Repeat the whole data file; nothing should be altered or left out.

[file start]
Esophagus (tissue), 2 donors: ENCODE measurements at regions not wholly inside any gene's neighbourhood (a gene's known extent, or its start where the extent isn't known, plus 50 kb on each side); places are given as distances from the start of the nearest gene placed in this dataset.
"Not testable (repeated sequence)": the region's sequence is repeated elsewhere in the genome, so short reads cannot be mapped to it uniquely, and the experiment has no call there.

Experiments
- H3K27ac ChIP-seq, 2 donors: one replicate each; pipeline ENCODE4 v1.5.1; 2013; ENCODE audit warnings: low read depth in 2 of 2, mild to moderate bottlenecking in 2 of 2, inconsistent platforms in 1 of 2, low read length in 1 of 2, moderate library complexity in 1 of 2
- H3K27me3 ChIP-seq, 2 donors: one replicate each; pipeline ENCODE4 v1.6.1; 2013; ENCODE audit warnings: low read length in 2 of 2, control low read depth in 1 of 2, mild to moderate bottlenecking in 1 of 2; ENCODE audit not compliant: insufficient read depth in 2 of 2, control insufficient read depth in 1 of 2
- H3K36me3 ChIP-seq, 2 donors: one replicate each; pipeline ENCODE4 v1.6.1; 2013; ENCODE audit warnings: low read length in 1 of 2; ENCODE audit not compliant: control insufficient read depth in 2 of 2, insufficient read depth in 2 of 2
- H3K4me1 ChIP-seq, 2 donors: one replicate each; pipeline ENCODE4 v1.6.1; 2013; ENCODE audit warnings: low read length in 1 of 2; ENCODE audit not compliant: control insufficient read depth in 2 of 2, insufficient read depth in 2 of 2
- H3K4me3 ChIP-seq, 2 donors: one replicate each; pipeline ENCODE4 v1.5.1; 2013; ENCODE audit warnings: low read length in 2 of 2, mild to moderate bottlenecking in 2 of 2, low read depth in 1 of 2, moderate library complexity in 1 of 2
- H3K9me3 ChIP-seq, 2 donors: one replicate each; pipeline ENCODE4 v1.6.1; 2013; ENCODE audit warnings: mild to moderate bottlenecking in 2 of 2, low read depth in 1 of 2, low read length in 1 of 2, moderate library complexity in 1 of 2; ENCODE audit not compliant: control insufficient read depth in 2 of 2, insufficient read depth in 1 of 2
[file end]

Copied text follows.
Esophagus (tissue), 2 donors: ENCODE measurements at regions not wholly inside any gene's neighbourhood (a gene's known extent, or its start where the extent isn't known, plus 50 kb on each side); places are given as distances from the start of the nearest gene placed in this dataset.
"Not testable (repeated sequence)": the region's sequence is repeated elsewhere in the genome, so short reads cannot be mapped to it uniquely, and the experiment has no call there.

Experiments
- H3K27ac ChIP-seq, 2 donors: one replicate each; pipeline ENCODE4 v1.5.1; 2013; ENCODE audit warnings: low read depth in 2 of 2, mild to moderate bottlenecking in 2 of 2, inconsistent platforms in 1 of 2, low read length in 1 of 2, moderate library complexity in 1 of 2
- H3K27me3 ChIP-seq, 2 donors: one replicate each; pipeline ENCODE4 v1.6.1; 2013; ENCODE audit warnings: low read length in 2 of 2, control low read depth in 1 of 2, mild to moderate bottlenecking in 1 of 2; ENCODE audit not compliant: insufficient read depth in 2 of 2, control insufficient read depth in 1 of 2
- H3K36me3 ChIP-seq, 2 donors: one replicate each; pipeline ENCODE4 v1.6.1; 2013; ENCODE audit warnings: low read length in 1 of 2; ENCODE audit not compliant: control insufficient read depth in 2 of 2, insufficient read depth in 2 of 2
- H3K4me1 ChIP-seq, 2 donors: one replicate each; pipeline ENCODE4 v1.6.1; 2013; ENCODE audit warnings: low read length in 1 of 2; ENCODE audit not compliant: control insufficient read depth in 2 of 2, insufficient read depth in 2 of 2
- H3K4me3 ChIP-seq, 2 donors: one replicate each; pipeline ENCODE4 v1.5.1; 2013; ENCODE audit warnings: low read length in 2 of 2, mild to moderate bottlenecking in 2 of 2, low read depth in 1 of 2, moderate library complexity in 1 of 2
- H3K9me3 ChIP-seq, 2 donors: one replicate each; pipeline ENCODE4 v1.6.1; 2013; ENCODE audit warnings: mild to moderate bottlenecking in 2 of 2, low read depth in 1 of 2, low read length in 1 of 2, moderate library complexity in 1 of 2; ENCODE audit not compliant: control insufficient read depth in 2 of 2, insufficient read depth in 1 of 2